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On This Day in History: Thomas Edison Patents Mimeograph

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On this day in 1876, Edison patented his mimeograph.

On August 8th, 1876 American inventor Thomas Edison secured a patent for his mimeograph machine.  What’s a mimeograph, you might ask?  Now that you’ve asked, it’s also known as a stencil duplicator.  This machine worked by forcing ink through a stencil to print onto paper.  These machines were commonly used to print in small quantities.  For example, they were ideal for producing office and classroom materials.  Additionally, mimeograph machines were commonly used for low-budget, amateur publishing.

While mimeographs were typically used to print text, they could be used to create illustrations as well.  Because changing the color of the ink was laborious and difficult, many images created with the mimeograph were black and white.  However, some experimented with painting several colors on the pad at the same time.

Edison’s 1876 patent covered a flatbed duplicating press and an electric pen for cutting stencils.  However, stencils could be made without his special pen.  For instance, people could cut stencils with a typewriter or even by hand.  Mimeographs remained popular up until the late 1960s when they started to get replaced by photocopying.  However, many developing countries continue to use mimeograph machines because they are simple, cheap, and can be operated without the use of electricity.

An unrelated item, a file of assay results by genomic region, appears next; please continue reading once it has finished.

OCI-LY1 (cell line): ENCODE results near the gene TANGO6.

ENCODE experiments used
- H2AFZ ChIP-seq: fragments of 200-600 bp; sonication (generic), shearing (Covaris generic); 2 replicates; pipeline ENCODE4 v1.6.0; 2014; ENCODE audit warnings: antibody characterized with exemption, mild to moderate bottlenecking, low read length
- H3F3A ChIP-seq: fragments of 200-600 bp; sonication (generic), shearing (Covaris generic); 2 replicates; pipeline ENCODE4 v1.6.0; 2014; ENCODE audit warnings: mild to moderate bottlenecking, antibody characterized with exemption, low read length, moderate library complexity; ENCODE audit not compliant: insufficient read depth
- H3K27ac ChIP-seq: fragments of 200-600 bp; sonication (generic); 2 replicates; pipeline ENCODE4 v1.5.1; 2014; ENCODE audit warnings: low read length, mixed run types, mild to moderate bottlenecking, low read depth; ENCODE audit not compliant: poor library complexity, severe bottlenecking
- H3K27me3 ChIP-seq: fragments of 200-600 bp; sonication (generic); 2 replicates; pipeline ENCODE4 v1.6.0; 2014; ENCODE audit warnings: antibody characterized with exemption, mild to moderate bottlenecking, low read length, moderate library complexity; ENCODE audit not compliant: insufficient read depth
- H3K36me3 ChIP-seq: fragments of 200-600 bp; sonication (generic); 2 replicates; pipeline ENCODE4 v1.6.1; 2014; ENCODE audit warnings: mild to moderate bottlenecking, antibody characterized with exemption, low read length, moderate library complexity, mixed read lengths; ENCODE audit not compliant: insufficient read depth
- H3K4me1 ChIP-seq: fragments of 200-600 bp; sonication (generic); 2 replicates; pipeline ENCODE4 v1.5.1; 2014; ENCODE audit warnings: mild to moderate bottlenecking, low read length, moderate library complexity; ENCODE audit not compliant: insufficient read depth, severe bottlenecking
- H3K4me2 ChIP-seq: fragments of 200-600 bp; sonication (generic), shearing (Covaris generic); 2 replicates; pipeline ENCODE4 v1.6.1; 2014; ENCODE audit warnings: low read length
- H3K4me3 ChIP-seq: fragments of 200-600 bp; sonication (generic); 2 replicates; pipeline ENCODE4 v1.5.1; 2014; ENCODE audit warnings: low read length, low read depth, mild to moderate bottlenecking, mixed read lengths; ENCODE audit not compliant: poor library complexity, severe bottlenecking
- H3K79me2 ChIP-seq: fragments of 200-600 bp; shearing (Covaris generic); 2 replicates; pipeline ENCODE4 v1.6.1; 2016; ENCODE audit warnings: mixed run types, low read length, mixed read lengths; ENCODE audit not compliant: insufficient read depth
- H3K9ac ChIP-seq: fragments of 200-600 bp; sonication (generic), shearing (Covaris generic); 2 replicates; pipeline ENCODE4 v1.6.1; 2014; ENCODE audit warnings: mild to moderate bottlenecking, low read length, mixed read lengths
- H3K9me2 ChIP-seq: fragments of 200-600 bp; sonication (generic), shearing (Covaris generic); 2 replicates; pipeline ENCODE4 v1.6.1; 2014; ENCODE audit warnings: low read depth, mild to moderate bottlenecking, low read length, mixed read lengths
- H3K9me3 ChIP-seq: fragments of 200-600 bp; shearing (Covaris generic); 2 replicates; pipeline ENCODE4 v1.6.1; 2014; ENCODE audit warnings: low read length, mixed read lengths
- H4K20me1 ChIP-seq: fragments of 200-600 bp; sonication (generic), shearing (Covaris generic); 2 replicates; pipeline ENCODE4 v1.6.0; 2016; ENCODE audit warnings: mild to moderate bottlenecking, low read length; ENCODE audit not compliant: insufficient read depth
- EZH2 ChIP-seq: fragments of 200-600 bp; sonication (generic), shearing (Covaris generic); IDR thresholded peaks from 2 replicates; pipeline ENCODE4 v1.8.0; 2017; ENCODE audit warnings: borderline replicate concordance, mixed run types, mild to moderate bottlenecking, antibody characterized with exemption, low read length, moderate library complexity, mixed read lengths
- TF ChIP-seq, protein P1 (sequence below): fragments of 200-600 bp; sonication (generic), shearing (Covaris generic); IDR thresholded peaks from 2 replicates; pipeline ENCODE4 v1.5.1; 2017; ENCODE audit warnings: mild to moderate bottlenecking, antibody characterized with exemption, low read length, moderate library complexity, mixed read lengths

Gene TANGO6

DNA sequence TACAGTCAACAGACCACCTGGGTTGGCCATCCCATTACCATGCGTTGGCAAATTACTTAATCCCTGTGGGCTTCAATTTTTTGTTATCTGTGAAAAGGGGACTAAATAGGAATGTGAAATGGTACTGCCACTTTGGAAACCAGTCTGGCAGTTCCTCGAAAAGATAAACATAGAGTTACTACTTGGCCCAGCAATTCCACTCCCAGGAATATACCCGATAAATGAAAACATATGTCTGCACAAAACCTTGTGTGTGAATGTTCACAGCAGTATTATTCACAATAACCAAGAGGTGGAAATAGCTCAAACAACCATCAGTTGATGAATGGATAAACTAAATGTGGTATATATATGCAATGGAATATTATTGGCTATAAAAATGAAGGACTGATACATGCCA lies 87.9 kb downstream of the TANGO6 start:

According to www.biography.com, “Thomas Edison is credited with inventions such as the first practical incandescent light bulb and the phonograph. He held over 1,000 patents for his inventions.”

We at The Maria Sanchez Show hope you will join us as we celebrate the mimeograph on the anniversary of Edison’s patent. Don’t forget to check out our latest program, Shadow Politics with Senator Michael D. Brown. Tune in on Sundays at 4:00 p.m. PDT/7:00 p.m. EDT.

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